I never quite know what to do to celebrate a deathiversary. Yes, I get that “celebrate” might not be the best word here, especially when we’re talking about the anniversary of a loved one’s death. Wouldn’t “mourn” be a better word? Or maybe just “mark”?
Honestly, I don’t know. I’ve certainly mourned Shawn on his deathiversary each year, which is January 9th. But as time passes, I want to celebrate him, even though the date itself is always going to be sad for me. Still, it’s a date when I remember him, which means that I don’t want to just let it pass me by. I want to mark it. And – if I can – I want to celebrate him.
This has been my question each year. The first year, I didn’t do a very good job of planning ahead, which meant that I ended up crying in front of my 12th graders in the middle of a lecture on state sovereignty before I picked up my three kids at their elementary school and went to the cemetery, where I cried more. It was maybe just what had to happen that year.
After that, I decided I needed emotional space around that day each year. I took the day off. I spent it in nature. I went to the cemetery. I listened to the Tragically Hip.
But there are so many other things you can do. I went to Facebook to survey some of my readers, and I got so many ideas (thank you readers!). Here are ten that I really loved:
- Do your late partner’s “favorite things”: This was by far the most popular idea, and it included a number of suggestions about going to a favorite restaurant, eating a favorite food, visiting a favorite place, or doing a favorite sport. In fact, this was a big winner for widows with young kids. As one reader said, “My kids and I go to Cracker Barrel and have pancakes. I asked them the first year what the wanted to do to remember their dad, and that is what they wanted. We have done it each year since.” I love the idea of asking your kids what they want to do. (I did this on Father’s Day the first year, with great success.)
- Start or contribute to a fundraiser in your late partner’s name: It doesn’t have to be a multi-thousand-dollar legacy fund. But maybe you want to gather money to donate to the local animal shelter or to the coffee bar at the hospital for all the oncology nurses to get a free coffee. My sister has always been touched when people drop off things at the ER for the nurses there.
- Get a memorial tattoo or make another memento: Okay, it’s permanent. Still, I’ve seen some cool ones (just Google “memorial tattoo”) and I love the sentiment. But if you’re a bit nervous about tattoos (or have promised you won’t get one until you’re 78, like is the tradition in my family) you can have a special piece of jewelry made or a tree dedicated, both of which I’ve done.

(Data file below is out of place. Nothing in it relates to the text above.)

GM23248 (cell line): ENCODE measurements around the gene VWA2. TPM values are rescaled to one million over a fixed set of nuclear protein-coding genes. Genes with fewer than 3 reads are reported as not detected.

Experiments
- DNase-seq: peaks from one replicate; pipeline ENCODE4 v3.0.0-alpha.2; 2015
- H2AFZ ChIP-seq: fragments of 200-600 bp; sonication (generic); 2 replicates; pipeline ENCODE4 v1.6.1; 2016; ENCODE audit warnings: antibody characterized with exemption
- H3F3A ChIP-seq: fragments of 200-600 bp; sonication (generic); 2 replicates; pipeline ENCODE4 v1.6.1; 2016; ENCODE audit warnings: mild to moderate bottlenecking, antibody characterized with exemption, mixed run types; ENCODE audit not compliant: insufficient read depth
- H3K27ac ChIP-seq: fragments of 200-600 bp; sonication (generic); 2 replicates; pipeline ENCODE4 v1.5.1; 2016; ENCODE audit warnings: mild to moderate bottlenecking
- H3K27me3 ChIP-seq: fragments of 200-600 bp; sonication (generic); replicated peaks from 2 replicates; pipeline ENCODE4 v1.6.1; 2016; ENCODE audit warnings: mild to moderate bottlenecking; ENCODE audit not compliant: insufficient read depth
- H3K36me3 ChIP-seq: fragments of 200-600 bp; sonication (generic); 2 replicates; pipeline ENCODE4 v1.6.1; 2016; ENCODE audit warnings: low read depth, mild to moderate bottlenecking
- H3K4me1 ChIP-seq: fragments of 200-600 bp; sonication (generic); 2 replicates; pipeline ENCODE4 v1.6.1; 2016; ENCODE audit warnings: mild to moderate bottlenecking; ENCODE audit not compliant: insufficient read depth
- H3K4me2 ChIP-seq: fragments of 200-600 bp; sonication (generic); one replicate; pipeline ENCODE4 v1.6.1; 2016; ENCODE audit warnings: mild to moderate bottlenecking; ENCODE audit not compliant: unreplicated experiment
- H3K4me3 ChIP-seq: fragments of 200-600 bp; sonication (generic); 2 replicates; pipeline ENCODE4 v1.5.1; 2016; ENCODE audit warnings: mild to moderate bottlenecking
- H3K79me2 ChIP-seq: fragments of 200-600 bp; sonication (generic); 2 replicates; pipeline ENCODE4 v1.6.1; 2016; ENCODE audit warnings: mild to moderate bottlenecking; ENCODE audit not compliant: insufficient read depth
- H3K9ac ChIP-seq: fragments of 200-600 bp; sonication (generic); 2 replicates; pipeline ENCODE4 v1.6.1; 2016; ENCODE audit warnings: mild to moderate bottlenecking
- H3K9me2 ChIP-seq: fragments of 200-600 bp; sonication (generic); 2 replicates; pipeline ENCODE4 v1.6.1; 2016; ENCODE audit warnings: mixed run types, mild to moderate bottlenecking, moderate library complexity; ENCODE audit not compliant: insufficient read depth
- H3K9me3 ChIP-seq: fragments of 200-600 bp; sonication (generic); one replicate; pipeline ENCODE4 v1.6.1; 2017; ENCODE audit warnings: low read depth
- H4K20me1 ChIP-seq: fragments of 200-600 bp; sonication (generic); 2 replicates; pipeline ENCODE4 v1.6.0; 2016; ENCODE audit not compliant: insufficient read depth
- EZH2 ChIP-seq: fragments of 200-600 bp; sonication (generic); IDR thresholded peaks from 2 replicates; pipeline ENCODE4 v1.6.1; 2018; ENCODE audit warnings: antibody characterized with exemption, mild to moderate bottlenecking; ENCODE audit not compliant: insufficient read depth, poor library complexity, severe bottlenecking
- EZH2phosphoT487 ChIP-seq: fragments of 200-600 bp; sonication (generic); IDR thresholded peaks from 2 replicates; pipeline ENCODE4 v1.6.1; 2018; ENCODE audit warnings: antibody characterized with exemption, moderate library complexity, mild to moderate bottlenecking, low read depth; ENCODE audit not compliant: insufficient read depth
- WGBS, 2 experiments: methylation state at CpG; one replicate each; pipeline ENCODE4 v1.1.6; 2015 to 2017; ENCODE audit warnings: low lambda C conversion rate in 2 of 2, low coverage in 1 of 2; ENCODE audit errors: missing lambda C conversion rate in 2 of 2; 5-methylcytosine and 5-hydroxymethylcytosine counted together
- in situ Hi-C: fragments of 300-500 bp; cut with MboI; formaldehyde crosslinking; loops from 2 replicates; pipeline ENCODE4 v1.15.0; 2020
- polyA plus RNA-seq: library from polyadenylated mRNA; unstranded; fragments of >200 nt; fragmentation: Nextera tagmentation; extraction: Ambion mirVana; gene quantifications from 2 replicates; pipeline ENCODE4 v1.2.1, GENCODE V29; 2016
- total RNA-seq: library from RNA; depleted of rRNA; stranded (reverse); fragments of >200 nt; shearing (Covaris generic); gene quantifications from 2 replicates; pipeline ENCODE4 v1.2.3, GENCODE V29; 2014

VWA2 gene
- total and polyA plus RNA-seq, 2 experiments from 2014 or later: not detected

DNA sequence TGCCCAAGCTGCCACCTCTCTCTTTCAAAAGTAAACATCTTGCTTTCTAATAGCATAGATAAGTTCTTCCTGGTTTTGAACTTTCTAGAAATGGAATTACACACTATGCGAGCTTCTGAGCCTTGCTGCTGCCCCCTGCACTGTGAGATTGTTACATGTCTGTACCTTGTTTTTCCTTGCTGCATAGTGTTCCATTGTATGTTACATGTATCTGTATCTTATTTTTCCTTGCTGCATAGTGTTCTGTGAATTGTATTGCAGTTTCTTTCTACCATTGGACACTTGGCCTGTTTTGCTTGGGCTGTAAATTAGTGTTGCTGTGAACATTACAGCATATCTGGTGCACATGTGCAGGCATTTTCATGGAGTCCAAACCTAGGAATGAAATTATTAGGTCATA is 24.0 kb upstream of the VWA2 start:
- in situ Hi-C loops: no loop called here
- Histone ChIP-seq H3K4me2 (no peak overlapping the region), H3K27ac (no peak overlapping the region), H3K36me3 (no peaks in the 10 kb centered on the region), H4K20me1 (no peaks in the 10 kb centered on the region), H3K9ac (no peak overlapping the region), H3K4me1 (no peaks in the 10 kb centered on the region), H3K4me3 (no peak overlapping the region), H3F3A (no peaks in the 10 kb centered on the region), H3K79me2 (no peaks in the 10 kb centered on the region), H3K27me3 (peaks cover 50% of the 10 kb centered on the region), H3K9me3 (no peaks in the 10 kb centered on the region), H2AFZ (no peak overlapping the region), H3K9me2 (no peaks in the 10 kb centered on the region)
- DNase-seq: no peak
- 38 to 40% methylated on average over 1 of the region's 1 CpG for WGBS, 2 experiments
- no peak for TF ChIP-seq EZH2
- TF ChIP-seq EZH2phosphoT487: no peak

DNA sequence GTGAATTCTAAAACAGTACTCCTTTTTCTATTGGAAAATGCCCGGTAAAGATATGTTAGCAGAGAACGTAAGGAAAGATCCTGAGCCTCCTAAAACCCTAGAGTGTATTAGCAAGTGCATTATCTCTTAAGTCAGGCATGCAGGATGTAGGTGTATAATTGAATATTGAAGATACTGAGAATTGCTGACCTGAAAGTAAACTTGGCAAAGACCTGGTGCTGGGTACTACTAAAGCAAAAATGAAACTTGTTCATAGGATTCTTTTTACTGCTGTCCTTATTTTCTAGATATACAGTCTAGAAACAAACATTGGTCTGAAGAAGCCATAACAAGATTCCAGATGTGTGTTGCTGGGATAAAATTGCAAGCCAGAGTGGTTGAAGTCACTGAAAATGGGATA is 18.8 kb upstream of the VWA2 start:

- Get outside: Go for a hike or a walk on the beach or just walk to the end of your driveway and wave to a neighbor. (Claire is reading this as I write next to her and just said, “this is so cringe!” which, to be fair, is kind of true. And also, it’s one of those things that actually works so I don’t care if it’s “cringe” advice.)
- Do something nice for yourself that your partner would have wanted you to do: I love this one. It’s versatile – you might want to take the day off, get a massage, or go out with a friend and “eat dessert first” as one reader suggested. Shawn always loved to tell me to go get a pedicure, not because he cared about the color of my toes, but because he knew I loved it. Maybe I’ll do that next year.
- Gather with family and friends: This may seem obvious, though hard to remember to do if you’re feeling sad and don’t want to burden others. But I’ve found that other family members and friends also want to remember their parent/friend/child, and likely would want to do it with you, if you’re up to it. If your family is far away, you can even go visit them.
- Do something ceremonial: You might want to light a memorial candle or scatter flower petals over a special spot, or whatever else helps you mark this day.
- Take a trip: While not always feasible, some people feel like it’s better to just get away. I get this. Sometimes, it’s easier be away from the physical space you shared with your late partner, or go to a place where you can make new memories.
- Volunteer or do something for someone else: I have a friend who did this to remember her mother. On the first anniversary, she gave out homemade sweets that her mother loved. Other readers have talked about volunteering at a shelter or at an after-school program.
- Get a group of friends or family to wear/do something together: I love this one so much. Did your partner love to wear flannel? Drink a certain beer? Play a certain card game? Get everyone together to do just that. Take photos. Tell stories. Or do what one reader did: “My husband loved hot peppers and tabasco sauce so every year I ask friends and family to ‘have a shot of tabasco’ to remember him.”
I love these ideas. And also, I appreciated that some of my readers pointed out that they actively try not to celebrate the deathiversary. They might ignore it completely, or do something to distract themselves, or figure out a way to celebrate their late partner at another time like a birthday or an anniversary.
When I asked one reader how she celebrated her partner’s deathiversary, I got a really lovely note back that reminded me that not everyone wants to mark this day in the ways like I’ve noted above. Rather, she told me she doesn’t “celebrate” the deathiversary of her husband, not really. She doesn’t want to spend the day remembering her husband’s death.
Instead, she said this:
“I celebrate the day my husband became cancer free.”